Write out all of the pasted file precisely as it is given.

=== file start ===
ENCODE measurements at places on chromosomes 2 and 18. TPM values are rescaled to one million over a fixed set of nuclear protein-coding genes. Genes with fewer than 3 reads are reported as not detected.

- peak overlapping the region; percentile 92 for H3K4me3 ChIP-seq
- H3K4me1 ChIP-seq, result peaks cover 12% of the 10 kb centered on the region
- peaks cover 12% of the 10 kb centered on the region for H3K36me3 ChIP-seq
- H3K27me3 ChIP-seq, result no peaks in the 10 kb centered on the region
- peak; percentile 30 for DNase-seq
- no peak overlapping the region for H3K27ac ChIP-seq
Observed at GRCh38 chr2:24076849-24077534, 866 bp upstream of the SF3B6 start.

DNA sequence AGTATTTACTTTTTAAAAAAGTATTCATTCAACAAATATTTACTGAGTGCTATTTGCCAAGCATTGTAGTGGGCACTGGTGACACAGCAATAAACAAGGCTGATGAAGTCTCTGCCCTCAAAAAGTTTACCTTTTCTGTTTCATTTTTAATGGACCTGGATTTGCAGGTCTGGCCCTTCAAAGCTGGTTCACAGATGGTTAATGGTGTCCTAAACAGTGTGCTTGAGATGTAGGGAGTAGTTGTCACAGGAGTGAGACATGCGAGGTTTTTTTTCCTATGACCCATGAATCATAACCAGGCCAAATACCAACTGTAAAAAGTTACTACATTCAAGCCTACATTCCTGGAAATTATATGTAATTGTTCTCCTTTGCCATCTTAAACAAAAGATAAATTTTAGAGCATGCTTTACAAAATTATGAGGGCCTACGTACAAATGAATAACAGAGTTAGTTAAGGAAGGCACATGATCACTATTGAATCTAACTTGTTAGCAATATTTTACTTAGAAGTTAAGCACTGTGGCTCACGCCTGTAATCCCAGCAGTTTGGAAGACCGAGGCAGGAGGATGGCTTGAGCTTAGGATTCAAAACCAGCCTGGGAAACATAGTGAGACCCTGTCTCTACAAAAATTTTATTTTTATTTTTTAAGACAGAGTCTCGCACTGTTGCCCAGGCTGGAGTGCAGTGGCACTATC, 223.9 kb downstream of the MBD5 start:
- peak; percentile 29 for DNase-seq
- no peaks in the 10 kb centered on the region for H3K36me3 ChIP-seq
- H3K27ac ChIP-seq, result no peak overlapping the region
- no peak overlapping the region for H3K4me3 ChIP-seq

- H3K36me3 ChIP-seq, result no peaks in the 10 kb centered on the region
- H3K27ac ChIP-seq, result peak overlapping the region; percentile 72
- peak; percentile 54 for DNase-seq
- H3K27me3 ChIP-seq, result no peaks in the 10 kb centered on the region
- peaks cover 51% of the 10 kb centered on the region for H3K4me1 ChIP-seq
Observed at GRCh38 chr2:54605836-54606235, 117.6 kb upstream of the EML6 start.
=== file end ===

ENCODE measurements at places on chromosomes 2 and 18. TPM values are rescaled to one million over a fixed set of nuclear protein-coding genes. Genes with fewer than 3 reads are reported as not detected.

- peak overlapping the region; percentile 92 for H3K4me3 ChIP-seq
- H3K4me1 ChIP-seq, result peaks cover 12% of the 10 kb centered on the region
- peaks cover 12% of the 10 kb centered on the region for H3K36me3 ChIP-seq
- H3K27me3 ChIP-seq, result no peaks in the 10 kb centered on the region
- peak; percentile 30 for DNase-seq
- no peak overlapping the region for H3K27ac ChIP-seq
Observed at GRCh38 chr2:24076849-24077534, 866 bp upstream of the SF3B6 start.

DNA sequence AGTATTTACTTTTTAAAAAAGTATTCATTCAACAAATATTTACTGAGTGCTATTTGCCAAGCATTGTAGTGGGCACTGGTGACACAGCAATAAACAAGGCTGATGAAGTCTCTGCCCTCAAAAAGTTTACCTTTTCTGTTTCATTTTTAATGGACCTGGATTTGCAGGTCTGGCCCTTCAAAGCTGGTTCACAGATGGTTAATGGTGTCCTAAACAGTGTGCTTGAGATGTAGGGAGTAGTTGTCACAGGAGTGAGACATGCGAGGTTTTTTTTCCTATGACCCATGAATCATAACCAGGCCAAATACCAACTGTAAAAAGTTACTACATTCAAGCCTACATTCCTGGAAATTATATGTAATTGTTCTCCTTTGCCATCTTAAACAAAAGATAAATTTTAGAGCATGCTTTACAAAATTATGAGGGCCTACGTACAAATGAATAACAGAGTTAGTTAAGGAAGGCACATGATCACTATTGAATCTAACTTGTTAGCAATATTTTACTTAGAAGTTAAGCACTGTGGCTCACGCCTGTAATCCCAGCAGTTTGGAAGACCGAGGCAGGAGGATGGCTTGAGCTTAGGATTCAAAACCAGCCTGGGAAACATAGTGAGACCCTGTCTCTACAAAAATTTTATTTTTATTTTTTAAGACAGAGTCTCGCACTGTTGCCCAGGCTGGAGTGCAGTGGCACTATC, 223.9 kb downstream of the MBD5 start:
- peak; percentile 29 for DNase-seq
- no peaks in the 10 kb centered on the region for H3K36me3 ChIP-seq
- H3K27ac ChIP-seq, result no peak overlapping the region
- no peak overlapping the region for H3K4me3 ChIP-seq

- H3K36me3 ChIP-seq, result no peaks in the 10 kb centered on the region
- H3K27ac ChIP-seq, result peak overlapping the region; percentile 72
- peak; percentile 54 for DNase-seq
- H3K27me3 ChIP-seq, result no peaks in the 10 kb centered on the region
- peaks cover 51% of the 10 kb centered on the region for H3K4me1 ChIP-seq
Observed at GRCh38 chr2:54605836-54606235, 117.6 kb upstream of the EML6 start.